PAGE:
Snapshots Introduction

Snapshot: a quick, lasting glimpse of some scene, activity, or event.Film rolls We have adopted snapshots as the controlling metaphor, or theme, for Issue 2.1, the first issue of EM-Journal's second year, because each of the five pieces featured captures a momentary perspective, question, or thread of inquiry held by the writer. The issue features writing from ENGL121: Researching the Public Experience, a General Education course taken by first-year students who will soon identify with a great range of academic disciplines across Eastern Michigan's dynamic campus. Generally, projects in ENGL121 adopt research methods ranging from ethnography, which includes site or group observation, recording field notes, developing nuanced descriptions, and at times conducting interviews, to more traditional source-based studies, which includes collecting, reading, annotating, and citing textual resources, such as books and articles.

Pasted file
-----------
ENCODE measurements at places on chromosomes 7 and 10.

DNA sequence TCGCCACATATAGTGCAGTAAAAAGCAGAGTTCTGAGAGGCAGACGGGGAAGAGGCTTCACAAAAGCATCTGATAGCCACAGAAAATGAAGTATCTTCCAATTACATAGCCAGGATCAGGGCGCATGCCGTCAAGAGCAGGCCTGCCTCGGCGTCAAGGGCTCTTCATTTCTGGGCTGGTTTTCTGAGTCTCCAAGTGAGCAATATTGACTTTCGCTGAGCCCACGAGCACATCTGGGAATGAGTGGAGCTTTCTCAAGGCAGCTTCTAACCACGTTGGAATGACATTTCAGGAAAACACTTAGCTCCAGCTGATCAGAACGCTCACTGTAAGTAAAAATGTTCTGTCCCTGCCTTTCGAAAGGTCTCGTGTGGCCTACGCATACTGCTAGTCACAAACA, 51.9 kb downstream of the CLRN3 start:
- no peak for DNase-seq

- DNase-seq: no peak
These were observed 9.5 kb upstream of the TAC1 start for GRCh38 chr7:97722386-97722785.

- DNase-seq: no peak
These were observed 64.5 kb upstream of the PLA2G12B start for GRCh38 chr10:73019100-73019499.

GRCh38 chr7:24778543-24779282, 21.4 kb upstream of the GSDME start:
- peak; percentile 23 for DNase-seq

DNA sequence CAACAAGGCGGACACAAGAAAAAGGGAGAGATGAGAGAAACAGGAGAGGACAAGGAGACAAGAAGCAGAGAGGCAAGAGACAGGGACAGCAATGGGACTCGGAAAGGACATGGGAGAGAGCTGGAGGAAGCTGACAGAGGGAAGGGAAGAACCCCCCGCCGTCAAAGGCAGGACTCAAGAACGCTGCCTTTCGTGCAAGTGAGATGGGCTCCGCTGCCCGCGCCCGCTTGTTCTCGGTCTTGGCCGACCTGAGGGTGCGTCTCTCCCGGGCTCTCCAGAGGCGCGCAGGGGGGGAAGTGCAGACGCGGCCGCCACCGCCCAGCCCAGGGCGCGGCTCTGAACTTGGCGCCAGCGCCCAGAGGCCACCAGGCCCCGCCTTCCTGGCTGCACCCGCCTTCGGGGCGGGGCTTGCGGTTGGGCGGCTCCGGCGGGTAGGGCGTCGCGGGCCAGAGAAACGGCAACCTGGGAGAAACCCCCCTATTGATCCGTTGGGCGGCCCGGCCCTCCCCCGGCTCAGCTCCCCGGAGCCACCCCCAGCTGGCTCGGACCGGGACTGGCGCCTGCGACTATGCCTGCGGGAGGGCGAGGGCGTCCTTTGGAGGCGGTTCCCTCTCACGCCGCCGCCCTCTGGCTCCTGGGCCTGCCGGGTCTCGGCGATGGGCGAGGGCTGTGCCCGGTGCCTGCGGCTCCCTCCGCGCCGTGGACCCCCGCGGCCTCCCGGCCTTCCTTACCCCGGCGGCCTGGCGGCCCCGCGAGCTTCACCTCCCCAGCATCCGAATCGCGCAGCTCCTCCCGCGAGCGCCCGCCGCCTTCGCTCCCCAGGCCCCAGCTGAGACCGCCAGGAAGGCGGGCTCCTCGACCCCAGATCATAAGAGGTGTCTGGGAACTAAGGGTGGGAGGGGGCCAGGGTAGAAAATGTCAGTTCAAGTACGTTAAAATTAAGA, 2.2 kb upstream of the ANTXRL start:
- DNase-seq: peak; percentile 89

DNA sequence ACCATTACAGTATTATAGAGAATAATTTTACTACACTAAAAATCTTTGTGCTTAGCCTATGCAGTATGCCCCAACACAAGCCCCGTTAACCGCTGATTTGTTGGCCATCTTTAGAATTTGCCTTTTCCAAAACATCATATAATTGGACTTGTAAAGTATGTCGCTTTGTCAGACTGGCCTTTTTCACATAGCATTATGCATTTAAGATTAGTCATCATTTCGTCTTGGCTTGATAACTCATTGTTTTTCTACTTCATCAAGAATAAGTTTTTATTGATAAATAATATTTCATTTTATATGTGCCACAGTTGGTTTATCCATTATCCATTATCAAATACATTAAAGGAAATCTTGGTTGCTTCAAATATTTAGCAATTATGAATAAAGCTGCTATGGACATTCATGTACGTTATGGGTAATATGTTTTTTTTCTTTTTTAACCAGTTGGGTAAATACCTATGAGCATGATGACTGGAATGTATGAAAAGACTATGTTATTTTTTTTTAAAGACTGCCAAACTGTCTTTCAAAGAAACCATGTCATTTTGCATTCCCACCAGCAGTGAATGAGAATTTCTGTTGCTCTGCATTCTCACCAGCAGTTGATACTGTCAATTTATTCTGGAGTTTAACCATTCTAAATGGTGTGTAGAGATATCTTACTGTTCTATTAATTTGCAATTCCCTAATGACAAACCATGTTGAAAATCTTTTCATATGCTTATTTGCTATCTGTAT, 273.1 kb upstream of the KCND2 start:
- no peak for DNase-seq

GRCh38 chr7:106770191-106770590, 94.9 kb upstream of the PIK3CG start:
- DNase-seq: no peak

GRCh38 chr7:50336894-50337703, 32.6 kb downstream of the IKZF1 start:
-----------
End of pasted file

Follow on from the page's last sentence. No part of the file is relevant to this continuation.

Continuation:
Essentially, this inclusive approach to research writing—which can be read throughout this issue's contents—accepts that sources are abundant and diverse, discoverable in the library stacks as well as in the world at-large. Consider Athanasios Katrivesis's "Women in Chess," which wonders about the Ann Arbor Chess Club, Where are the women? Katrivesis explores this question earnestly, both by visiting the Club first-hand and also by speculating openly about possible causes for the noticeable gender disparity among chess players. In "Japanese Literature: Effects of War and History," Dustin Maxam looks into the significance of Japanese literature, particularly for learning about culture and history in a time of war. In "DDR Ethnography," Adam Cohen writes about the video game Dance Dance Revolution and the nuances in the community with which its most devoted players identify. Chelsea Smith relies primarily upon textual sources in her researched account, "Depression Affects Everyone," which suggests far-reaching impact of depression on its subjects as well as their families and friends. And in "Blogs as a Manifestation for Those Misrepresented," Oona Friedland examines the implications of blogging practices on mainstream news and also argues that blogs give an important public voice to all who seek their own platform. Each of these pieces reflects a snapshot—click!—of a researching writer actively inquiring into some research question.

Return to the table of contents for 2.1 Snapshots